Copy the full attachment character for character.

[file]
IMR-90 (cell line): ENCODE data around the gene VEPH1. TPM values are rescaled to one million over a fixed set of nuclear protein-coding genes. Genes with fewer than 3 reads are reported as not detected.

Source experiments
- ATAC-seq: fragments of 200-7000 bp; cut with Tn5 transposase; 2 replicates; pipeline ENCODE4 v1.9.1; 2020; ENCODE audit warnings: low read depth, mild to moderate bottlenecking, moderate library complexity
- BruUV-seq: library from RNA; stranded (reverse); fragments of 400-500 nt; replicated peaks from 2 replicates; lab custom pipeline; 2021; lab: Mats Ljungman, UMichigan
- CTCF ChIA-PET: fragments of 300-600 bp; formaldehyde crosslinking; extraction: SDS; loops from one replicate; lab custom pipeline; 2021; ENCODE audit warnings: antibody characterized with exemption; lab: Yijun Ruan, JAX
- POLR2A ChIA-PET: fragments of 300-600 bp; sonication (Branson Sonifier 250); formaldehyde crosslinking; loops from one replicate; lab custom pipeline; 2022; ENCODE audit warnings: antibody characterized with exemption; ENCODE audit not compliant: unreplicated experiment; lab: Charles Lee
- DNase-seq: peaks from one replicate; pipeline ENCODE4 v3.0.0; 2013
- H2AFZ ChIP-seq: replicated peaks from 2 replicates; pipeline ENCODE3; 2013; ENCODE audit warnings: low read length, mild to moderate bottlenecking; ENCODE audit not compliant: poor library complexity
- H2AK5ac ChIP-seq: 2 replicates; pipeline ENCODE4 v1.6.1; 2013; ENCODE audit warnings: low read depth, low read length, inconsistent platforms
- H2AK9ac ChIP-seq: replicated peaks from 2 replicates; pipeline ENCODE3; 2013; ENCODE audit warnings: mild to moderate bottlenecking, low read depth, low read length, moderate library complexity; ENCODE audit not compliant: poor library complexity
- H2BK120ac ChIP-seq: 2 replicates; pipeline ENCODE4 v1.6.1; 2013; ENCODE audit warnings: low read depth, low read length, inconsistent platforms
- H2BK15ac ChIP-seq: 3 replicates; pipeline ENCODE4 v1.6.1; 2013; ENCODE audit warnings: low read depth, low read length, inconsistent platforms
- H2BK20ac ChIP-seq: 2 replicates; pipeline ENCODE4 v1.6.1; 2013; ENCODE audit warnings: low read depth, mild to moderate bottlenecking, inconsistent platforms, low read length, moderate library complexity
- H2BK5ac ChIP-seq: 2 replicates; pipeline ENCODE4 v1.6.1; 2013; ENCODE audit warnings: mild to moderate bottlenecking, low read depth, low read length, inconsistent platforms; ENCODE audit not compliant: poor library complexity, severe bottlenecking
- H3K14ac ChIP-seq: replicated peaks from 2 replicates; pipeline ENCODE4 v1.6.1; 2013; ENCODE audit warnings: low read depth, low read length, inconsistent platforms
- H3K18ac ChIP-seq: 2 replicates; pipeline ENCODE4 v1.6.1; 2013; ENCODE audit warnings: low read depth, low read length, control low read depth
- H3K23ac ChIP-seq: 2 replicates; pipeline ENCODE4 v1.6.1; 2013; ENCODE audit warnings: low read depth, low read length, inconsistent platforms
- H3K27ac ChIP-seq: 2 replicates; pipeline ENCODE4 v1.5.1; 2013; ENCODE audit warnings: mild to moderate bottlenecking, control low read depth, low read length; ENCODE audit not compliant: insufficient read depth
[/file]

IMR-90 (cell line): ENCODE data around the gene VEPH1. TPM values are rescaled to one million over a fixed set of nuclear protein-coding genes. Genes with fewer than 3 reads are reported as not detected.

Source experiments
- ATAC-seq: fragments of 200-7000 bp; cut with Tn5 transposase; 2 replicates; pipeline ENCODE4 v1.9.1; 2020; ENCODE audit warnings: low read depth, mild to moderate bottlenecking, moderate library complexity
- BruUV-seq: library from RNA; stranded (reverse); fragments of 400-500 nt; replicated peaks from 2 replicates; lab custom pipeline; 2021; lab: Mats Ljungman, UMichigan
- CTCF ChIA-PET: fragments of 300-600 bp; formaldehyde crosslinking; extraction: SDS; loops from one replicate; lab custom pipeline; 2021; ENCODE audit warnings: antibody characterized with exemption; lab: Yijun Ruan, JAX
- POLR2A ChIA-PET: fragments of 300-600 bp; sonication (Branson Sonifier 250); formaldehyde crosslinking; loops from one replicate; lab custom pipeline; 2022; ENCODE audit warnings: antibody characterized with exemption; ENCODE audit not compliant: unreplicated experiment; lab: Charles Lee
- DNase-seq: peaks from one replicate; pipeline ENCODE4 v3.0.0; 2013
- H2AFZ ChIP-seq: replicated peaks from 2 replicates; pipeline ENCODE3; 2013; ENCODE audit warnings: low read length, mild to moderate bottlenecking; ENCODE audit not compliant: poor library complexity
- H2AK5ac ChIP-seq: 2 replicates; pipeline ENCODE4 v1.6.1; 2013; ENCODE audit warnings: low read depth, low read length, inconsistent platforms
- H2AK9ac ChIP-seq: replicated peaks from 2 replicates; pipeline ENCODE3; 2013; ENCODE audit warnings: mild to moderate bottlenecking, low read depth, low read length, moderate library complexity; ENCODE audit not compliant: poor library complexity
- H2BK120ac ChIP-seq: 2 replicates; pipeline ENCODE4 v1.6.1; 2013; ENCODE audit warnings: low read depth, low read length, inconsistent platforms
- H2BK15ac ChIP-seq: 3 replicates; pipeline ENCODE4 v1.6.1; 2013; ENCODE audit warnings: low read depth, low read length, inconsistent platforms
- H2BK20ac ChIP-seq: 2 replicates; pipeline ENCODE4 v1.6.1; 2013; ENCODE audit warnings: low read depth, mild to moderate bottlenecking, inconsistent platforms, low read length, moderate library complexity
- H2BK5ac ChIP-seq: 2 replicates; pipeline ENCODE4 v1.6.1; 2013; ENCODE audit warnings: mild to moderate bottlenecking, low read depth, low read length, inconsistent platforms; ENCODE audit not compliant: poor library complexity, severe bottlenecking
- H3K14ac ChIP-seq: replicated peaks from 2 replicates; pipeline ENCODE4 v1.6.1; 2013; ENCODE audit warnings: low read depth, low read length, inconsistent platforms
- H3K18ac ChIP-seq: 2 replicates; pipeline ENCODE4 v1.6.1; 2013; ENCODE audit warnings: low read depth, low read length, control low read depth
- H3K23ac ChIP-seq: 2 replicates; pipeline ENCODE4 v1.6.1; 2013; ENCODE audit warnings: low read depth, low read length, inconsistent platforms
- H3K27ac ChIP-seq: 2 replicates; pipeline ENCODE4 v1.5.1; 2013; ENCODE audit warnings: mild to moderate bottlenecking, control low read depth, low read length; ENCODE audit not compliant: insufficient read depth